Being flexible and open minded are critical to marketing the destination for sports. CVBs and sports commissions need to look at everything about a potential sporting event to determine if it will be profitable. Just saying. Profitability is determined if it’s a good fit for the host community and the event owner. How do you make sure it’s going work? What does success look like?
- 1. Be willing to negotiate bid fees
- 2. Show a willingness to make the event re-occurring
- 3. Be flexible in setting dates, day of the week and time; keeping in mind that event/competition time should have the participants best interest at heart as well as the best interest of the tourism business in the community
SOURCE: Sports Events Magazine
If you ever needed an argument to promote birding, biking, canoeing and the like, consider that outdoor recreation i one of the biggest sectors in the U.S. economy.
Consider these benchmarks:
- 6.1 million American jobs
- $646 billion in outdoor recreation spending each year
- $39.9 billion in federal tax revenue
- $39.7 billion in state/local tax revenue
Consumer spending on outdoor recreation exceeds spending on pharmaceuticals, motor vehicles and parts, household utilities and gasoline/fuel, according to the Outdoor Industry Association. So as a Convention & Visitors Bureau or Destination Marketing Organization, make certain you haven’t overlooked the great things your Parks & Recreation is doing. It’s an opportunity for a unique partnership to drive visitation.
SOURCE: Southeastern Tourism Society
Almost every destination goes after some sort of sporting event. Amateur, organized… whatever fits best within the host city. When we look at connecting the dots, it’s important that the tournament organizers work closely with the CVB and local sports commission. Here’s a tip that host cities should look for from the tournament organizers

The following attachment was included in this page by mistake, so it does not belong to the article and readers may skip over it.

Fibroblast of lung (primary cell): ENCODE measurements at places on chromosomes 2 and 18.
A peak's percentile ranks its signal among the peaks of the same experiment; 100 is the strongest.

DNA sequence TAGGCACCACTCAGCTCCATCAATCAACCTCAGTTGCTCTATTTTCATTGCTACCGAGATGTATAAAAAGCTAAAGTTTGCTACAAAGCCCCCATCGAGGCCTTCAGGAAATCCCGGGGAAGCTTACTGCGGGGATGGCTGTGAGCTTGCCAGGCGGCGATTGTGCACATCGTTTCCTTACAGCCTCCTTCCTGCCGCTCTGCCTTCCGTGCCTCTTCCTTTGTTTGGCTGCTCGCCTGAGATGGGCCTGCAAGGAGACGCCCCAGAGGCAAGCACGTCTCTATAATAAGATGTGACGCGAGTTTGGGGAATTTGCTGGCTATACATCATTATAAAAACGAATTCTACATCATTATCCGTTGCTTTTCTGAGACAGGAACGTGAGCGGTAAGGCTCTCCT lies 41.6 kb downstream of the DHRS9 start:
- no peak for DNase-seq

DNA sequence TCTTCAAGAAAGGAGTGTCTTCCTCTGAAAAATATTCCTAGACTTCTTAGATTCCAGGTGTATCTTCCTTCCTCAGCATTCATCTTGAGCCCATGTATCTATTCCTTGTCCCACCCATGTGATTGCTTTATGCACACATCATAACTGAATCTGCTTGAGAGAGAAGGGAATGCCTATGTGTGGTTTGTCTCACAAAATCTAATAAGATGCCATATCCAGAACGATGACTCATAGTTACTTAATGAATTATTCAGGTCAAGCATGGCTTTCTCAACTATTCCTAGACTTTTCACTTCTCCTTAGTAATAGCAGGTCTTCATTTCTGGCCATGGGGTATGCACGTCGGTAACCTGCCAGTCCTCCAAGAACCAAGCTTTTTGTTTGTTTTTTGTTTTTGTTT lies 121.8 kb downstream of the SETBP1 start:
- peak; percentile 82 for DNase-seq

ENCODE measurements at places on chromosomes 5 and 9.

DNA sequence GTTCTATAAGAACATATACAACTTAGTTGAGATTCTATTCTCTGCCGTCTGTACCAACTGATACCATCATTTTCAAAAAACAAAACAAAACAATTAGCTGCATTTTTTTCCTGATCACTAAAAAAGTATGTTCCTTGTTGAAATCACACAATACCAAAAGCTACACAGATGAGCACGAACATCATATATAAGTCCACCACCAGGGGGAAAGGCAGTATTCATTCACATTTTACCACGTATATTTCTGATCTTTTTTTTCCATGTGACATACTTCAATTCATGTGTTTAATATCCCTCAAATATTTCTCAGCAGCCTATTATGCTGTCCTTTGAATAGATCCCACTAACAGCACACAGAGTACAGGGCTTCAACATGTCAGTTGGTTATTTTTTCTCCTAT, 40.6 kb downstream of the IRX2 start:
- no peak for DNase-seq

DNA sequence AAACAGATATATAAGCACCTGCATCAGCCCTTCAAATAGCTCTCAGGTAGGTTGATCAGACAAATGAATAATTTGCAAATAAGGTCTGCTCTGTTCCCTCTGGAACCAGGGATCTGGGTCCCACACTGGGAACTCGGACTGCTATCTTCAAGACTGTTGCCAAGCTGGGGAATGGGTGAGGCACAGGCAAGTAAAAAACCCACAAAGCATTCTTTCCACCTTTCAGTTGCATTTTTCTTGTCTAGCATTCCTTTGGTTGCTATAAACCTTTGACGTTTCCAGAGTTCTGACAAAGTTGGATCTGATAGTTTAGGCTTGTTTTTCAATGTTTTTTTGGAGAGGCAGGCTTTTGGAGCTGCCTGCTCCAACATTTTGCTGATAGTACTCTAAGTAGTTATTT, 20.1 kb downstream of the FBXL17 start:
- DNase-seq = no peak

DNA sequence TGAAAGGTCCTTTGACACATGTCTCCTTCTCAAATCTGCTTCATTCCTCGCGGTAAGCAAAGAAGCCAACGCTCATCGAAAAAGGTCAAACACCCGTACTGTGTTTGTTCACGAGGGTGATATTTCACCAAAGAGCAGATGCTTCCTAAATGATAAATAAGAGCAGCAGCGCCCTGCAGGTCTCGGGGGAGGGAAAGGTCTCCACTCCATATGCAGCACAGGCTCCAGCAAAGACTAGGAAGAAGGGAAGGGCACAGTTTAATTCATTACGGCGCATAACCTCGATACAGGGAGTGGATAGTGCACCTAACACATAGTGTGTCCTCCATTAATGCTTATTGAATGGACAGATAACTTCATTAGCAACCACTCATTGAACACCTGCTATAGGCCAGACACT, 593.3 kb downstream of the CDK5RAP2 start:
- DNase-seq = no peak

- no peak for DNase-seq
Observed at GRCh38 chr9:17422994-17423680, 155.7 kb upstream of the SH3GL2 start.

Tip#4 Promote the Host City
While CVBs and sports commisions can reach out to their own networks, even organizers should also help generate interest and attendance by promoting the host community to participants, families, and fans.
- 1. Provide collateral material about the event and the host city when promoting the event.
- 2. Help create organized activities for participants to enjoy during free time.
- 3. Create an event website that includes host hotel information and promotion of local hotels, restaurants, and attractions to event attendees.
SOURCE: Sports Events Magazine
As a meeting organizer, there’s benefit to working with a convention & visitors bureau (CVB). Association Meetings Magazine suggests, “Relationship building with CVBs. Using a convention and visitors bureau to book room blocks brings added benefits. CVBs can educate hoteliers about the group, offer, coupons for area businesses, provide travel guides, help with marketing, and even welcome people at the airport. CVBs also can provide concessions for citywides, such as free shuttle buses, particularly when the meeting is considered high value and has a proven history of room pickup.”